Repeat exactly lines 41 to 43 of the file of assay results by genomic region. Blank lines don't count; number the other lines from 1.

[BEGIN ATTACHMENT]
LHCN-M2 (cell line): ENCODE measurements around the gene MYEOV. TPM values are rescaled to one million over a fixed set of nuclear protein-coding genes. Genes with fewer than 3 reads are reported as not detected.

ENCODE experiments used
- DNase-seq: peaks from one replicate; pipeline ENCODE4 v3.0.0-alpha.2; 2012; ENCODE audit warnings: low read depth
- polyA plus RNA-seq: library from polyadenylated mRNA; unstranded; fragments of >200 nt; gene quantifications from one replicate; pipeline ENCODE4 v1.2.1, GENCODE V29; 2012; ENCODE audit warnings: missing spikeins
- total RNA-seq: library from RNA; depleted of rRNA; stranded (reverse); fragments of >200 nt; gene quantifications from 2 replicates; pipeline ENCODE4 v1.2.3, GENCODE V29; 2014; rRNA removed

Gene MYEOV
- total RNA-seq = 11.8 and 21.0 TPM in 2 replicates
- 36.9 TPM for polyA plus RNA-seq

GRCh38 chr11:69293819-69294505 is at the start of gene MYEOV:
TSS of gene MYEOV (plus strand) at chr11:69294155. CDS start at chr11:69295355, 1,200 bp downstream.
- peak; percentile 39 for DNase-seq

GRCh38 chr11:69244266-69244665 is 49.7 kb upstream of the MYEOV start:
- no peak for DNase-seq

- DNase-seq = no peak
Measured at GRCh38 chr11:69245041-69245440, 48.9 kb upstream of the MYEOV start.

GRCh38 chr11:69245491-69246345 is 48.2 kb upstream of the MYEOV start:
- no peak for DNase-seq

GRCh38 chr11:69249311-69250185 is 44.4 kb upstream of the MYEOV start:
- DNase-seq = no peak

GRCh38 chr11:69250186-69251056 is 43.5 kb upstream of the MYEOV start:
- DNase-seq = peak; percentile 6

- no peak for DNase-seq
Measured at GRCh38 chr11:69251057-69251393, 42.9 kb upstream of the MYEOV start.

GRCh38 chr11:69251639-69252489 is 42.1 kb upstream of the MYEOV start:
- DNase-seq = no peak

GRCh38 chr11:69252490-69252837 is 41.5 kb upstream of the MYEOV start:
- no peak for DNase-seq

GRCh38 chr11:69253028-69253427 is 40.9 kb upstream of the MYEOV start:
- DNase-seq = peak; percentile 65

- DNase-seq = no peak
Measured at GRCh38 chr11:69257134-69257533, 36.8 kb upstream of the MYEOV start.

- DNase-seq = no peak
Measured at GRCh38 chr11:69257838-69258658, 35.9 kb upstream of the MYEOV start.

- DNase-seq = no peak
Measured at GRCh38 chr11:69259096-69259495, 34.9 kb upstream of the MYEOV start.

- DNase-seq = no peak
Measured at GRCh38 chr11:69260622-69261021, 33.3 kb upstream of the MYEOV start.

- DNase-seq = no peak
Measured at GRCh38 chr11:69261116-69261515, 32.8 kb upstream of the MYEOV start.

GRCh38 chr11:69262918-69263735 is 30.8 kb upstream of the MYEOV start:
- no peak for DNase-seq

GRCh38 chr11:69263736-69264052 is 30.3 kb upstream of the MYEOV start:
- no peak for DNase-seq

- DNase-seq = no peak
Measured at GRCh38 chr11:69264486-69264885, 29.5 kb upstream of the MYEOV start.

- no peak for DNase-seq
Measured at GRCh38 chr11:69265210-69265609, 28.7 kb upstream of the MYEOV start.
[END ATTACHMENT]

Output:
- no peak for DNase-seq

GRCh38 chr11:69263736-69264052 is 30.3 kb upstream of the MYEOV start:
- no peak for DNase-seq